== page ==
And that's a shame. Not only from a historical viewpoint, but also for the sheer entertainment value of books such as The Third Cry To Legba that those readers will be missing.

*     *     *

Spike & Dru: Pretty Maids All in a Row, by Christopher Golden,
Pocket Books, 2000, $22.95

I know what long-time readers of this column will be thinking: Here's de Lint, forever going on in a less-than-positive manner about franchise novels and trilogies and series, yet here he is reviewing a book related to the Buffy the Vampire Slayer television series. So what gives?

Well, I still believe that franchise novels (books based on a franchise such as Star Wars, etc.) are usually unsatisfying, and too many f/sf trilogies and series are either derivative, repetitive, or both. But it doesn't mean they can't be done right. Or that they can't be fun.

Fun is one of the reasons we read in the genre. Literate works make for a great meal, but that doesn't mean we can't have dessert.

This particular book intrigued me for a number of reasons. First, I enjoy the show and after a summer of re-runs (I write this in early September 2000), I was in the mood for a fix. Second, I've enjoyed other books by Christopher Golden, so I trusted he'd give me value here. Third, the title alone told me that this was a chance where a franchise novel could be done right.

As I've mentioned before in other columns, what I don't like about these sorts of books is that the characters are set by the Bible of the show or film that the story is based on. The writers can't change that. The characters have to be the same at the end of the book as they were going in because otherwise it would be far too confusing trying to coordinate all the various books and comics that are being produced.

The way to get around that is to do what Golden has done: pick a couple of the peripheral, yet still popular characters from the series--in this case Spike and Drusilla (the Sid Vicious of the vampire world and his wacky paramour)--and set the book sixty years before the series takes place so that, except for the undead, none of the other characters have even been born yet.

Of course, this still means that Spike and Dru have to remain constant. But that becomes irrelevant because Golden gets to create a whole other cast of new characters who live and die and grow and change. And he does it very well. The characters he's created for this book, are for the most part a wonderful, multi-dimensional group.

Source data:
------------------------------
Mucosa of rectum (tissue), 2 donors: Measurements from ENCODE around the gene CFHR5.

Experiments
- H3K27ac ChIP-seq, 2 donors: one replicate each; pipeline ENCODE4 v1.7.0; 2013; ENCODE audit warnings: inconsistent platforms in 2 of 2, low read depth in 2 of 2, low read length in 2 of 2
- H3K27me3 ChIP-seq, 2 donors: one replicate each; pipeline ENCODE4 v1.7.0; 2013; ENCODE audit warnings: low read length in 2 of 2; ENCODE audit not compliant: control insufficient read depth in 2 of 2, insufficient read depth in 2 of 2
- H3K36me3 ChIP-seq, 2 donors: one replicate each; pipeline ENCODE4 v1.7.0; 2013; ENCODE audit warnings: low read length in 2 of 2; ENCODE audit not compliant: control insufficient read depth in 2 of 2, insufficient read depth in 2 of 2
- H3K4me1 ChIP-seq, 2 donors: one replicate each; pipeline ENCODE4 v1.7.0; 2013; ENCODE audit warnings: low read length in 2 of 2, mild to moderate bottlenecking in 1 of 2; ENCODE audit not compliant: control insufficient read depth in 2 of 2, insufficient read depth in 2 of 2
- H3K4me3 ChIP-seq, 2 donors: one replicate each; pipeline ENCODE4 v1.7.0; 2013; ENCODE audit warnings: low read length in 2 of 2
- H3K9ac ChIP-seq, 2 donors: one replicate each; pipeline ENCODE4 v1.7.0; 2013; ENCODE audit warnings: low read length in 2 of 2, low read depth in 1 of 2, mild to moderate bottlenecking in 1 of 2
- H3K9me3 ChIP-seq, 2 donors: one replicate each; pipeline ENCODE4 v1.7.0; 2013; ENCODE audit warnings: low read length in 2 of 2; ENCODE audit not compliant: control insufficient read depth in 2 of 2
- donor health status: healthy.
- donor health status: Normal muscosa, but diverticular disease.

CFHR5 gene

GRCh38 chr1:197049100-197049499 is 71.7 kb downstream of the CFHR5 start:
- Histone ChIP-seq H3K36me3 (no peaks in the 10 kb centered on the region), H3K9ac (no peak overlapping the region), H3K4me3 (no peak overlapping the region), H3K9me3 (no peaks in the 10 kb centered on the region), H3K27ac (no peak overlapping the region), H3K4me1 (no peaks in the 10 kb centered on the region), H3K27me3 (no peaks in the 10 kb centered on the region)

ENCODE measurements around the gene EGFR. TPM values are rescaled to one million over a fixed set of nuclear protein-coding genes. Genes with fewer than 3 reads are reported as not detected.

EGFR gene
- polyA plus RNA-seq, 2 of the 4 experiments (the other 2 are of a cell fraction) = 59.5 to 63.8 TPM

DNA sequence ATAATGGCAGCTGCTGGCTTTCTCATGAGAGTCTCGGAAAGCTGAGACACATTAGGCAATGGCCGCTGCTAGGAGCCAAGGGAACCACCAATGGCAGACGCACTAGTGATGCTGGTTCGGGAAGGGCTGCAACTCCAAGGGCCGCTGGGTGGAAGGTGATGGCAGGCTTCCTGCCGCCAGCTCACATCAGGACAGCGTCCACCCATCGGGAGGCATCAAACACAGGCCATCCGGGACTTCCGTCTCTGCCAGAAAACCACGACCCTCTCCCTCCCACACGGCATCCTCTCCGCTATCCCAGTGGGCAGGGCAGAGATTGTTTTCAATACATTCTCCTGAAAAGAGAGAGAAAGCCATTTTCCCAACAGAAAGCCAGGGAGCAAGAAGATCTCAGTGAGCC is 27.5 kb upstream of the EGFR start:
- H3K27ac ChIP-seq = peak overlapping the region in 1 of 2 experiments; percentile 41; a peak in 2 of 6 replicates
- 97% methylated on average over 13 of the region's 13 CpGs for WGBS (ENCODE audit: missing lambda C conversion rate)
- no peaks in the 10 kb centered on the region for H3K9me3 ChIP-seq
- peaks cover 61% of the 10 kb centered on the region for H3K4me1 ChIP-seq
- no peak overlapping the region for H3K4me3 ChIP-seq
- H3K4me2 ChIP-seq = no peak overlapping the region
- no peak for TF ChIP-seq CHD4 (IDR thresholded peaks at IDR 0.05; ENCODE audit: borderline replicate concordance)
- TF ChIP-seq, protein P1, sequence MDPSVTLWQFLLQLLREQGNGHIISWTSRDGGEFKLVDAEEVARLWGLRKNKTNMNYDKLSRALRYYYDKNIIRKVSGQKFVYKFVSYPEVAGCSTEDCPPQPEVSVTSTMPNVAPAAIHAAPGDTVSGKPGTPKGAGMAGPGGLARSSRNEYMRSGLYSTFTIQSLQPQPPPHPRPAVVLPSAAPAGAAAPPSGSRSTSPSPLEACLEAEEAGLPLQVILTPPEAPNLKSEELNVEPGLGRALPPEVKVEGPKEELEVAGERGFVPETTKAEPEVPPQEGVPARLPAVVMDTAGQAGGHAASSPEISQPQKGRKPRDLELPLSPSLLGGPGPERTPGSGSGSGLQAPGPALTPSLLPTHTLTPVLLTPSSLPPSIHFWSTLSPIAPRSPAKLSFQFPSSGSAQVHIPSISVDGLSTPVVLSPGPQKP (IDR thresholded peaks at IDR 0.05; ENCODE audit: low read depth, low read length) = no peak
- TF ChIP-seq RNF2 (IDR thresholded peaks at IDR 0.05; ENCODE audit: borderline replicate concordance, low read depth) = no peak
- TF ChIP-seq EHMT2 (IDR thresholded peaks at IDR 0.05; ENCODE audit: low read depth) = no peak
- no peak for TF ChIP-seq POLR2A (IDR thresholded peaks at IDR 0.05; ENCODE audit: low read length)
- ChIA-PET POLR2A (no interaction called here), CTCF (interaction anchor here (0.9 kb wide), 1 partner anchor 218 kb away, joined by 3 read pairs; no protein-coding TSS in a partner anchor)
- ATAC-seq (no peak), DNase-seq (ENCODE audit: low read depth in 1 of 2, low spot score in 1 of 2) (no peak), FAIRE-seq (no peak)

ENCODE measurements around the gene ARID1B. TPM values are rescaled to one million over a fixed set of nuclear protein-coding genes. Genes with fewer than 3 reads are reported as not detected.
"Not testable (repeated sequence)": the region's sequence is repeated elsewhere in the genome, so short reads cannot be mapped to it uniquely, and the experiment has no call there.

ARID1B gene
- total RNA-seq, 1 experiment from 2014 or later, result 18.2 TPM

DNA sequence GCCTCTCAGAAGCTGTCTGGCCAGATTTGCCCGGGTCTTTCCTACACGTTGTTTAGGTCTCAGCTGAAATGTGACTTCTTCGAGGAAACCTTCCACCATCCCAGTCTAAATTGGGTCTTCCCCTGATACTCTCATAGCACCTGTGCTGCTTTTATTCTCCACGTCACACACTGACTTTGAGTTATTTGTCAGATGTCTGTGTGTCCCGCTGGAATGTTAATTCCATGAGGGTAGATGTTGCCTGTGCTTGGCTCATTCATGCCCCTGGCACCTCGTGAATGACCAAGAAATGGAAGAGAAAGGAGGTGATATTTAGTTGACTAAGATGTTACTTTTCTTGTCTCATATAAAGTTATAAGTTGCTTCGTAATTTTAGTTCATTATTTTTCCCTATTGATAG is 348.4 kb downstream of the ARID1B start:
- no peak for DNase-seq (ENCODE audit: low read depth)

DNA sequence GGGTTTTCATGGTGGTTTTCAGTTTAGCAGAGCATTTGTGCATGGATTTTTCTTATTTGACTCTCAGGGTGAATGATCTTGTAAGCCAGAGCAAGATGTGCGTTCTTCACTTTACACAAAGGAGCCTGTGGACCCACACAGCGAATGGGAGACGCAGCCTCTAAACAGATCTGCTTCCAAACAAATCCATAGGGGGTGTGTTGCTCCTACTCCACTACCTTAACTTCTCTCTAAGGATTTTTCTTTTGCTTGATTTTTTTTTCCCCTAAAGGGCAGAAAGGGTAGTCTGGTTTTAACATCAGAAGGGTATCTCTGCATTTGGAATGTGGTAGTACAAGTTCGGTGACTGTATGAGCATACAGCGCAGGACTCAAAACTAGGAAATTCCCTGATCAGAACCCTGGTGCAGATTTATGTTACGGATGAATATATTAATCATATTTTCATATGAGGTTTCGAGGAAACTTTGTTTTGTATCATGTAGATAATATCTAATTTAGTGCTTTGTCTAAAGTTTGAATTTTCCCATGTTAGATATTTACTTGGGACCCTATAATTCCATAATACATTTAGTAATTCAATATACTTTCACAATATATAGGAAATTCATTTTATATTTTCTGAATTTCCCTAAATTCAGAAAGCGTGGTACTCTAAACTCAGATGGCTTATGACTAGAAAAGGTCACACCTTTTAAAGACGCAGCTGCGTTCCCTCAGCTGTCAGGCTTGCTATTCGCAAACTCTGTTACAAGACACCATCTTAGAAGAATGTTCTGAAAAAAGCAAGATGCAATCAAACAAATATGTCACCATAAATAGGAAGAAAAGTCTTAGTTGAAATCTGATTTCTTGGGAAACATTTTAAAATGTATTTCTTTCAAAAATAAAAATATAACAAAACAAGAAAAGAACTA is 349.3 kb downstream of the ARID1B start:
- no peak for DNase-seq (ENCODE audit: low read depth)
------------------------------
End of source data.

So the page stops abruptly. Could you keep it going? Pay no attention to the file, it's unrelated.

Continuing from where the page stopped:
I'm not going to talk too much about the plot because if you enjoy the television series, you'll enjoy this book; if you don't care for it, nothing I'm going to say here will change your mind. But I will say--for fellow aficionados of the show--that Golden has done a convincing job of capturing the pair on paper. And setting the novel in World War II, giving us a detailed visit with the Council of Watchers, and introducing us to the (then) current Slayer and a number of Slayers-in-waiting makes for a fascinating foray into the mythology of the world created by Joss Whedon.

And for those of you tired of the chip-in-his-head, can't-be-nasty-anymore Spike from the last season of the show, the big bad, as he likes to call himself, is definitely back here.

Golden gets away with things that they could never do on the show--not because of budget constraints (though to film this would cost a fortune), but because there wouldn't be much of a continuing cast.

So has he converted me to franchise novels? Not really. I've dipped into one or two previous books in this series and not found them nearly so intriguing. But I'll certainly keep my eye out for the next one Golden does himself.

*     *     *

Material to be considered for review in this column should be sent to Charles de Lint, P.O. Box 9480, Ottawa, Ontario, Canada K1G 3V2.